Nolan has extensive experience in Schlieren imaging, an imaging technique popular in aeronautic testing that visualizes local changes in the refractive index of air. “I had performed Schlieren testing for effluvium (gas leakage) coming from an insufflated body cavity,” Nolan explains. “Part of the process involved class four lasers on a surgical simulation models to illuminate the particles and capturing them with a super slow motion Phantom camera. But that is a complex setup in an OR.” While particles became visible, the use of lasers rendered this method impractical and dangerous in a live human setting.
Nolan and Cahill determined they had to find another way to visualize the medical gas. Both had coincidently seen a documentary on climate change called “Racing Extinction” by Louie Psihoyo, which features thermal imaging with a specialized filter that made everyday carbon dioxide emissions visible. Cahill contacted the director to learn more about the technology they used and to determine whether it could aid their research.
A Practical Solution
Now that Cahill and Nolan had a new lead to follow, the two went to quick work obtaining grants and funding for their research and the purchase of a FLIR GF343 gas imaging camera. The benefits of the camera were immediately apparent: the GF343 was less obtrusive and far easier to setup than the previous Schlieren approach. Cahill’s main objective was to observe leakage while access devices called “trocars” and surgical valves were in place. Surgeons use trocars and valves in colorectal and other abdominal surgeries for inserting, guiding, and retracting specialized instruments. The GF343 made the leaks clear as day; the camera showed normally-invisible CO2 pluming out of the instruments and flowing over a wide area, increasing as the fit of the valves naturally loosened over the course of a surgery.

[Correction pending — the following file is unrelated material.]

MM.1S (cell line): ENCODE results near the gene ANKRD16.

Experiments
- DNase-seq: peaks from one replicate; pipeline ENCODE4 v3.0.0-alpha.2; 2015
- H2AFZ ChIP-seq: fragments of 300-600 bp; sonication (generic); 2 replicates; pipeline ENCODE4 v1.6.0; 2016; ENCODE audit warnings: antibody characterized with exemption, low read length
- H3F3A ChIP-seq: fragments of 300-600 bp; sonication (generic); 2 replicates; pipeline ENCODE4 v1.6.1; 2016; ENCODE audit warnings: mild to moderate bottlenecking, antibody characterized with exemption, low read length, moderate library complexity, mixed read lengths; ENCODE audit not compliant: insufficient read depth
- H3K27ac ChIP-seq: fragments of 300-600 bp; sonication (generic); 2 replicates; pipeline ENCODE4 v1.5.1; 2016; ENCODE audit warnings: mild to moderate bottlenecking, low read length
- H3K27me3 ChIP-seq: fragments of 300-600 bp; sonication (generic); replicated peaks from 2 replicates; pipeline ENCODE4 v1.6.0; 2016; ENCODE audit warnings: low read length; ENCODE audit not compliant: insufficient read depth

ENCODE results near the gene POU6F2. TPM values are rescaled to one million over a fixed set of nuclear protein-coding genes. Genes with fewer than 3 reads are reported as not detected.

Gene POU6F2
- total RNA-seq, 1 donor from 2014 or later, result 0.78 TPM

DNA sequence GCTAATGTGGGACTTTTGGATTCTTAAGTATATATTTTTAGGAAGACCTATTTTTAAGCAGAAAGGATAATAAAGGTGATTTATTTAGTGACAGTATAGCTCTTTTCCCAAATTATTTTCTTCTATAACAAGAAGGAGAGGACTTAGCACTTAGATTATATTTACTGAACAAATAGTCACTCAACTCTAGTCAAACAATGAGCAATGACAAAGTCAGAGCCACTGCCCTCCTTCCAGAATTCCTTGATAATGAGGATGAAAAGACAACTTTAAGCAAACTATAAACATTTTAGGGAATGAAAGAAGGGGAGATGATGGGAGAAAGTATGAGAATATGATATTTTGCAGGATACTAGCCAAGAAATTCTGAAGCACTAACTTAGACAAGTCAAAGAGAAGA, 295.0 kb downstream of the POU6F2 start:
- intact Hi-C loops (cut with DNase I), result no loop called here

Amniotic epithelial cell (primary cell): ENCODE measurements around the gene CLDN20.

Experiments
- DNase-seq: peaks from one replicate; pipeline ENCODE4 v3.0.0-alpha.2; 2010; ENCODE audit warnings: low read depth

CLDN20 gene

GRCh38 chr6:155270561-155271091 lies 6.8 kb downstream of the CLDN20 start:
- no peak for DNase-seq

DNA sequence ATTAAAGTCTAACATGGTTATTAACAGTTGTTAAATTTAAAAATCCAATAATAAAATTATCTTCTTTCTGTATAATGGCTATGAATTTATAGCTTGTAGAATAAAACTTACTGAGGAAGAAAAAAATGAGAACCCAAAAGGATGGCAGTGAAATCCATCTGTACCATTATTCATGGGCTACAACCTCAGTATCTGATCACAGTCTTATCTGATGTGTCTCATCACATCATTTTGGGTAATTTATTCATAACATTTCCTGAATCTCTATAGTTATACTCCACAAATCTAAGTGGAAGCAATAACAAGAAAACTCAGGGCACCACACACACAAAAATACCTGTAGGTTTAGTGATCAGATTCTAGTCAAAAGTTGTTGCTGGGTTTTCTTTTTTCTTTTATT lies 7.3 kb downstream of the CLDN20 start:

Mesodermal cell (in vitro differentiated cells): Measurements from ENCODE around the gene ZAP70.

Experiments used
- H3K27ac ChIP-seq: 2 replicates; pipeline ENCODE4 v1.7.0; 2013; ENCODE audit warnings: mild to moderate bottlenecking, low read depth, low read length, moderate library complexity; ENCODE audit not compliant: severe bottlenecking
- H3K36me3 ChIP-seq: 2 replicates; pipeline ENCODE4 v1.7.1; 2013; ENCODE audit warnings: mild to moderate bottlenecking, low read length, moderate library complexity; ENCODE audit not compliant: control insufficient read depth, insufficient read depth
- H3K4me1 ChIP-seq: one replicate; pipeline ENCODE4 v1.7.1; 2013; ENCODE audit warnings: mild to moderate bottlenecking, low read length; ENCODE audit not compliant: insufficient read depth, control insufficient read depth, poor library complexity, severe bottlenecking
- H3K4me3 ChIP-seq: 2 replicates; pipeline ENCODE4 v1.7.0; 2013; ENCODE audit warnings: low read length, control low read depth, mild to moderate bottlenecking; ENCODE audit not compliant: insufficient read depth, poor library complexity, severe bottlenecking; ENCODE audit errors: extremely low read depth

Footage from Cahill and Nolan showing CO2 leaking out of the instrument and leaving a trail across the dummy arm.
Cahill’s original goal was to visualize the amount of gas leakage happening during surgery but these results exceeded even his expectations. The research confirmed that surgery teams are exposed to significantly more leakage and particles than previously estimated. The much larger, overarching goal, though, was to raise awareness for additional efforts needed to protect patients and medical professionals from the spread of viruses in breathing zones. Cahill claims that surgeons who spend limited time in a surgery environment were generally not too worried, nurses and other staff who visit multiple procedures a day were glad to know their concerns were being taken seriously.
The research has been performed across different surgical teams and specialties at the Mater Misericordiae University Hospital in Dublin, Ireland as well as IRCAD-EITS, Strasbourg, France as part of a consortium award by EU Horizon 2020 called “Protecting Operating Rooms Staff against Aerosolised Viruses (PORSAV)”.